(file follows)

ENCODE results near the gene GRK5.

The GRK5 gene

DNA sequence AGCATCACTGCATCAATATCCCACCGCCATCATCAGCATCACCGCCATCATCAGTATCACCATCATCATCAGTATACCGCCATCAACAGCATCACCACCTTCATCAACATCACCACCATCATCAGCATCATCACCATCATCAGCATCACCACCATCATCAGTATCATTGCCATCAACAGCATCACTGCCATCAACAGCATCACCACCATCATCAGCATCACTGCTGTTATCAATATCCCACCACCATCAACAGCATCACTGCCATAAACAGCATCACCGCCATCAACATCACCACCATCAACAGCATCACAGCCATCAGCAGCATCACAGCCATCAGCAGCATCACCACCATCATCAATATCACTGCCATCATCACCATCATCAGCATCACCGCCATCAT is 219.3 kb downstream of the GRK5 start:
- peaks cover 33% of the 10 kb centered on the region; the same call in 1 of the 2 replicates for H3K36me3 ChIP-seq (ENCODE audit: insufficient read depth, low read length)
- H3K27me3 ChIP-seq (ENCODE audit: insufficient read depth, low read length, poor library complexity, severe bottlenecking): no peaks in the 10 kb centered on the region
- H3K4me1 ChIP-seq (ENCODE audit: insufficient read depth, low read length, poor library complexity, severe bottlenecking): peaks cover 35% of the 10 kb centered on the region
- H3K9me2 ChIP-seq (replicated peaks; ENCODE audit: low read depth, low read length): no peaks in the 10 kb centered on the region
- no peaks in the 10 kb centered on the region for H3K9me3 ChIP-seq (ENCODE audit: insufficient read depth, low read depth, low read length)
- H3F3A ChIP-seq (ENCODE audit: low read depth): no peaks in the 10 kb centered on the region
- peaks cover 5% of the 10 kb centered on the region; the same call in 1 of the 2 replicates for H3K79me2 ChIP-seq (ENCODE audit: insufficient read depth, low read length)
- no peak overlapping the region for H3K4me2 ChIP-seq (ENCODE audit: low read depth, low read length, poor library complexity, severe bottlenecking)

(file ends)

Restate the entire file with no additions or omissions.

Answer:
ENCODE results near the gene GRK5.

The GRK5 gene

DNA sequence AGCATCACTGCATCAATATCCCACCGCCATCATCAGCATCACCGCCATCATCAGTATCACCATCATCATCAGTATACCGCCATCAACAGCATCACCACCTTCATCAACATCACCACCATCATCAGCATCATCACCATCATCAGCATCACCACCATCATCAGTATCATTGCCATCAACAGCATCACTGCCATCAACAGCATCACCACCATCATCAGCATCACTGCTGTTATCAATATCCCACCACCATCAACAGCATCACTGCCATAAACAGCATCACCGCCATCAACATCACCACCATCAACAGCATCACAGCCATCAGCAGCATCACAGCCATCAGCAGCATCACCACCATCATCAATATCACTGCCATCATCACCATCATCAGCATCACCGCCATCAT is 219.3 kb downstream of the GRK5 start:
- peaks cover 33% of the 10 kb centered on the region; the same call in 1 of the 2 replicates for H3K36me3 ChIP-seq (ENCODE audit: insufficient read depth, low read length)
- H3K27me3 ChIP-seq (ENCODE audit: insufficient read depth, low read length, poor library complexity, severe bottlenecking): no peaks in the 10 kb centered on the region
- H3K4me1 ChIP-seq (ENCODE audit: insufficient read depth, low read length, poor library complexity, severe bottlenecking): peaks cover 35% of the 10 kb centered on the region
- H3K9me2 ChIP-seq (replicated peaks; ENCODE audit: low read depth, low read length): no peaks in the 10 kb centered on the region
- no peaks in the 10 kb centered on the region for H3K9me3 ChIP-seq (ENCODE audit: insufficient read depth, low read depth, low read length)
- H3F3A ChIP-seq (ENCODE audit: low read depth): no peaks in the 10 kb centered on the region
- peaks cover 5% of the 10 kb centered on the region; the same call in 1 of the 2 replicates for H3K79me2 ChIP-seq (ENCODE audit: insufficient read depth, low read length)
- no peak overlapping the region for H3K4me2 ChIP-seq (ENCODE audit: low read depth, low read length, poor library complexity, severe bottlenecking)